As well-intentioned as we are, we humans often do not do what we say we’re going to do, so let’s place our expectations on the one who will always keep his Word and rest in the delight of seeing those expectations never going unmet.

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Can You Be Amazed by God and Not Believe Him?

In reading the Word yesterday I ran across a verse in Luke 20 that struck me.  Verse 26, speaking of the scribes and chief priests, reads, “… but marveling at his answer they became silent.”  Did you catch that?  Those religious leaders who despise Jesus are marveling at his teaching.  The same group of men who, just a few verses ago, sought to capture Jesus in order to put him to death (v. 19), are amazed at his answer to their question.  The conclusion here is clear: a heart can be amazed by Jesus without trusting Jesus.

There are two applications I think we can draw from this:

First, we should not assume that a person is a follower of Christ just because he/she is amazed by witnessing something God has done or said, like a direct answer to prayer, the wisdom of Jesus’ teaching, or a medical recovery that doctors cannot explain.  A person may stand awe-struck by God’s power much like king Nebuchadnezzar when Shadrach, Meshach, and Abednego were not burned by the fiery furnace (Daniel 3:24, 28), but just as with Nebuchadnezzar, may go right back to a “me-centered” life soon thereafter, proving their unbelief (4:28-30).

Second, even as believers, being amazed by something God has done or said does not mean that we are walking in right fellowship with him.  There may still be sins that we need to confess and turn from and there may areas of life wherein we need to begin to trust God’s promises instead of the lies our hearts so often believe.  Walking in faith is a much better indicator of spiritual health than walking in amazement.


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Our Kids Need to Know that Sin is More than Being Wrong

“Children, obey your parents in the Lord, for this is right” (Ephesians 6:1).  Christian parents have repeated these words to their kids countless times because their kids have failed to heed these words countless times.  So, we parents use this verse to expose the wrongness of our children’s choices.  This verse cuts it straight – for children, the right choice is to obey their parents… period.  Therefore, we ask our kids, “Did you obey Daddy when you I told you to stop pummeling your brother?” “No”, they say, “Then according to God, you made the wrong choice because God tells us obeying our parents is right.”

The above is an aspect of good parenting.  We need to reveal to our kids their disobedience so that they see they are not righteous before God (this sets us up to point them to the Savior).  But there’s more to their sin on these occasions than simply being wrong.  As parents, we must also help them understand that their failure to obey is an act of unbelief.  Each time they disobey, our kids are making a wrong choice because they refuse to believe that God’s way is the right way and the best way; the way of truth, goodness and blessing.  We need to take our kids back to Eden and explain to them the reality that when God put the tree of the knowledge of good and evil in the garden and told Adam and Eve not to eat from it, he was not holding out on them.  He was not playing games with them as if to say, “Here’s what you really want, but you can’t eat it or you’ll die.”  May it never be!  Rather, God was communicating to Adam and Eve, “I made you and I know what brings you perfect joy… it’s Me, and I’m not going to deny you that joy!  So trust me when I say, ‘Don’t eat from that tree.'”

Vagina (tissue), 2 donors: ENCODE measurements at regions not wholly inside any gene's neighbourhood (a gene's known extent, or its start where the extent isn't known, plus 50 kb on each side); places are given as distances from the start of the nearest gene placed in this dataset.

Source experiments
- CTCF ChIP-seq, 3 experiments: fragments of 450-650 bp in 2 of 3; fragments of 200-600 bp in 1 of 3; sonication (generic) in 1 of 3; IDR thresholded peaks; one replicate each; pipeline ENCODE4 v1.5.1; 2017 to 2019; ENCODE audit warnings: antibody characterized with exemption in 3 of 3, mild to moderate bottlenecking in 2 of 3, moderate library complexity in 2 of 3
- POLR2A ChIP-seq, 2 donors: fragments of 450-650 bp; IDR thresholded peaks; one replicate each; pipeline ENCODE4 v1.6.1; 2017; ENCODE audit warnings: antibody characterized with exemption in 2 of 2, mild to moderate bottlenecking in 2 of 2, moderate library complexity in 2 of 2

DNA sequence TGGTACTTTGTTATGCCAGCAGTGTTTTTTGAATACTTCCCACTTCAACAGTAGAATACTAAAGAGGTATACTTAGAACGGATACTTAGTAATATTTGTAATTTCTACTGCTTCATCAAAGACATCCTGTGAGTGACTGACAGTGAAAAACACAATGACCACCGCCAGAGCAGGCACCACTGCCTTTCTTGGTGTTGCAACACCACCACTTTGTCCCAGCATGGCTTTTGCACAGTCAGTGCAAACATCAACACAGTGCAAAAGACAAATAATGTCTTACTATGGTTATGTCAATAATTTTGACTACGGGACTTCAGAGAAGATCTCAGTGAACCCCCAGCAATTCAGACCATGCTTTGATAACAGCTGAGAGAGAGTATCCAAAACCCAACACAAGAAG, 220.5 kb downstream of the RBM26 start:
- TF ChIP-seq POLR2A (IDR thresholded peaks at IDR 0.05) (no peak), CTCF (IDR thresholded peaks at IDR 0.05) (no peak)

Our kids need to know that sin is the same today, it comes from an unbelieving heart that thinks God’s way is not what is right and best for us.  This primes the pump for gospel conversation with our children, because while we ruined the way of perfect joy in the garden by disbelieving God, he has made another way for us to have that joy through the life, death and resurrection of his only Son, Jesus.  But here’s the rub… as it was in the garden, so it is with Jesus: we must believe God.  Since we blew it in the garden, the way for us and our kids to get back to perfect joy in God is through believing that his Son died in the place of sinners and rose again conquering death and sin.
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Learning to Be Suspicious of Yourself… Not God

In his commentary on Psalm 95 in The Treasury of David, Charles Spurgeon writes on the way in which Israel put God to the test in the wilderness after they had been delivered from slavery: “Friendship only flourishes in the atmosphere of confidence, suspicion is deadly to it: shall the Lord, true and immutable, be day after day suspected by his own people?”

Although Israel had witnessed the power of God in the ten plagues, experienced his glorious way of escape from Pharaoh through the Red Sea, and daily ate of his provision (manna), they remained suspicious of God.  They continued to grumble and complain against him in the wilderness because they were not convinced of his goodness and love.  Israel did not believe God was looking out for their best interest, so they wanted to see more signs, experience more blessing.  Needless to say, this did not bode well for the health of their relationship with him.  As Spurgeon says, “…suspicion is deadly to [a friendship]”.